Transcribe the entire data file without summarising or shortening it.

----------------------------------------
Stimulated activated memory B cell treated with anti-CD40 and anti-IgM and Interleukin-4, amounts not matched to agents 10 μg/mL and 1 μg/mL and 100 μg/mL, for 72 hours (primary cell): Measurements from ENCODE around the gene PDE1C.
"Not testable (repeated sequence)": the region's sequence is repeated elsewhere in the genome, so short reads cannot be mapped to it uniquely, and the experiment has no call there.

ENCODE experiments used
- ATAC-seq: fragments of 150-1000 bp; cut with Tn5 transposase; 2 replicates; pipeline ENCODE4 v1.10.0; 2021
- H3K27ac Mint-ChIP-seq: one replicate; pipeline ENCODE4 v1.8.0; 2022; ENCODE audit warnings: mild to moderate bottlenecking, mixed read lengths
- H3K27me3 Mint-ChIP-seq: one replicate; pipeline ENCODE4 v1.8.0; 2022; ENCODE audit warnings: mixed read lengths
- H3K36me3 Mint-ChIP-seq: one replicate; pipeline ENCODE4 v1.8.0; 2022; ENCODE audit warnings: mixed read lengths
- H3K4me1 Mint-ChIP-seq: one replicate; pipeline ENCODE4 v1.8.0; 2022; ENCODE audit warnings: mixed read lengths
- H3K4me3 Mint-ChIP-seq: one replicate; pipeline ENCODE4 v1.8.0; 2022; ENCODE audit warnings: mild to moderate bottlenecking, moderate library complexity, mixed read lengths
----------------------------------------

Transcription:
Stimulated activated memory B cell treated with anti-CD40 and anti-IgM and Interleukin-4, amounts not matched to agents 10 μg/mL and 1 μg/mL and 100 μg/mL, for 72 hours (primary cell): Measurements from ENCODE around the gene PDE1C.
"Not testable (repeated sequence)": the region's sequence is repeated elsewhere in the genome, so short reads cannot be mapped to it uniquely, and the experiment has no call there.

ENCODE experiments used
- ATAC-seq: fragments of 150-1000 bp; cut with Tn5 transposase; 2 replicates; pipeline ENCODE4 v1.10.0; 2021
- H3K27ac Mint-ChIP-seq: one replicate; pipeline ENCODE4 v1.8.0; 2022; ENCODE audit warnings: mild to moderate bottlenecking, mixed read lengths
- H3K27me3 Mint-ChIP-seq: one replicate; pipeline ENCODE4 v1.8.0; 2022; ENCODE audit warnings: mixed read lengths
- H3K36me3 Mint-ChIP-seq: one replicate; pipeline ENCODE4 v1.8.0; 2022; ENCODE audit warnings: mixed read lengths
- H3K4me1 Mint-ChIP-seq: one replicate; pipeline ENCODE4 v1.8.0; 2022; ENCODE audit warnings: mixed read lengths
- H3K4me3 Mint-ChIP-seq: one replicate; pipeline ENCODE4 v1.8.0; 2022; ENCODE audit warnings: mild to moderate bottlenecking, moderate library complexity, mixed read lengths